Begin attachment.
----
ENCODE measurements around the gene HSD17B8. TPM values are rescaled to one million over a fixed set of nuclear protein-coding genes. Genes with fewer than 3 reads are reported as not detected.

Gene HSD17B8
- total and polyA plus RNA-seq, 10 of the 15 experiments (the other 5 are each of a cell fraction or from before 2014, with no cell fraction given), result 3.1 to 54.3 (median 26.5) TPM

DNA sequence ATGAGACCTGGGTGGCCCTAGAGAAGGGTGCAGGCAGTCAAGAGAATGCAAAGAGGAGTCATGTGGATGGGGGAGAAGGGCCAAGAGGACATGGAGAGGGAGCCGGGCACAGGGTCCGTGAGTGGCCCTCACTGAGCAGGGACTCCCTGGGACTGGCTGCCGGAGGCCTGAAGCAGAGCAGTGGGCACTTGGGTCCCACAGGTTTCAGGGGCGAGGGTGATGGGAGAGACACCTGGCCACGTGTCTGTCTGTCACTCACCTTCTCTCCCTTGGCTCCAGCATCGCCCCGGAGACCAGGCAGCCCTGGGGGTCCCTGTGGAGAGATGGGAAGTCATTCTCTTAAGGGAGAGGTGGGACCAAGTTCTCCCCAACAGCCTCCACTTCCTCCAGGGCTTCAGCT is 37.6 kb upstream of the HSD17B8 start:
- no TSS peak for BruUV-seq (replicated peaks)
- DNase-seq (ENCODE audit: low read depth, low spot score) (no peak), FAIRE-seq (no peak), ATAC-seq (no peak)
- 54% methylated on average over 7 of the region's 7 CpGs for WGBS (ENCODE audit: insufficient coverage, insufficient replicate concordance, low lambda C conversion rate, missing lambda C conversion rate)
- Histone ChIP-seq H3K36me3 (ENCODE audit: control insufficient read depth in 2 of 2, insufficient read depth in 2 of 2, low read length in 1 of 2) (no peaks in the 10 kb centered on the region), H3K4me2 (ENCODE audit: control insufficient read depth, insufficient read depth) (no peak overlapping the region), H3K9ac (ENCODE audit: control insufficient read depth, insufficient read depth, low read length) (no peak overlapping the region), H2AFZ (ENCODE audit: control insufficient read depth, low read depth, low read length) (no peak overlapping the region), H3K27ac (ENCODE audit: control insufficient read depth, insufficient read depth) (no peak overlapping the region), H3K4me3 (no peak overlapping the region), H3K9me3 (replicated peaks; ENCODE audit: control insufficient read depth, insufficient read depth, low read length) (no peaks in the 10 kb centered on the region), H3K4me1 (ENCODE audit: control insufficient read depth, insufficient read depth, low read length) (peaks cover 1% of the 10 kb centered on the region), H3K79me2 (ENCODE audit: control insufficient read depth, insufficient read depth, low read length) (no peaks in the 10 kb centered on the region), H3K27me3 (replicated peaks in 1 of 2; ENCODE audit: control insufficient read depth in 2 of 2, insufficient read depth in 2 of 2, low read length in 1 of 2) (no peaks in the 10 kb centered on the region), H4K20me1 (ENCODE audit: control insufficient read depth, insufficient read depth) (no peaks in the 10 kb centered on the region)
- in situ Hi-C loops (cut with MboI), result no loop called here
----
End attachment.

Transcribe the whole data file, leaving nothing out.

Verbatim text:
ENCODE measurements around the gene HSD17B8. TPM values are rescaled to one million over a fixed set of nuclear protein-coding genes. Genes with fewer than 3 reads are reported as not detected.

Gene HSD17B8
- total and polyA plus RNA-seq, 10 of the 15 experiments (the other 5 are each of a cell fraction or from before 2014, with no cell fraction given), result 3.1 to 54.3 (median 26.5) TPM

DNA sequence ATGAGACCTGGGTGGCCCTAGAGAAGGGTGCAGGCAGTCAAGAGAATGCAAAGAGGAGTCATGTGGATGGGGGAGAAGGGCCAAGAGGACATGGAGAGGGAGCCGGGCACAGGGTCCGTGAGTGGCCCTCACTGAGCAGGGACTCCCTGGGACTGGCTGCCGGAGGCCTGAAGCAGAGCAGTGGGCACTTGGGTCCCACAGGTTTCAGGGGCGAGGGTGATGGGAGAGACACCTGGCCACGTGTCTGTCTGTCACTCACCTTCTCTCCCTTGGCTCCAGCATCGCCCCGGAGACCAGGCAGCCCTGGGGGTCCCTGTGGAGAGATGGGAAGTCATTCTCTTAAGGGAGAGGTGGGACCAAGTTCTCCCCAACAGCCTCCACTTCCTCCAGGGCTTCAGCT is 37.6 kb upstream of the HSD17B8 start:
- no TSS peak for BruUV-seq (replicated peaks)
- DNase-seq (ENCODE audit: low read depth, low spot score) (no peak), FAIRE-seq (no peak), ATAC-seq (no peak)
- 54% methylated on average over 7 of the region's 7 CpGs for WGBS (ENCODE audit: insufficient coverage, insufficient replicate concordance, low lambda C conversion rate, missing lambda C conversion rate)
- Histone ChIP-seq H3K36me3 (ENCODE audit: control insufficient read depth in 2 of 2, insufficient read depth in 2 of 2, low read length in 1 of 2) (no peaks in the 10 kb centered on the region), H3K4me2 (ENCODE audit: control insufficient read depth, insufficient read depth) (no peak overlapping the region), H3K9ac (ENCODE audit: control insufficient read depth, insufficient read depth, low read length) (no peak overlapping the region), H2AFZ (ENCODE audit: control insufficient read depth, low read depth, low read length) (no peak overlapping the region), H3K27ac (ENCODE audit: control insufficient read depth, insufficient read depth) (no peak overlapping the region), H3K4me3 (no peak overlapping the region), H3K9me3 (replicated peaks; ENCODE audit: control insufficient read depth, insufficient read depth, low read length) (no peaks in the 10 kb centered on the region), H3K4me1 (ENCODE audit: control insufficient read depth, insufficient read depth, low read length) (peaks cover 1% of the 10 kb centered on the region), H3K79me2 (ENCODE audit: control insufficient read depth, insufficient read depth, low read length) (no peaks in the 10 kb centered on the region), H3K27me3 (replicated peaks in 1 of 2; ENCODE audit: control insufficient read depth in 2 of 2, insufficient read depth in 2 of 2, low read length in 1 of 2) (no peaks in the 10 kb centered on the region), H4K20me1 (ENCODE audit: control insufficient read depth, insufficient read depth) (no peaks in the 10 kb centered on the region)
- in situ Hi-C loops (cut with MboI), result no loop called here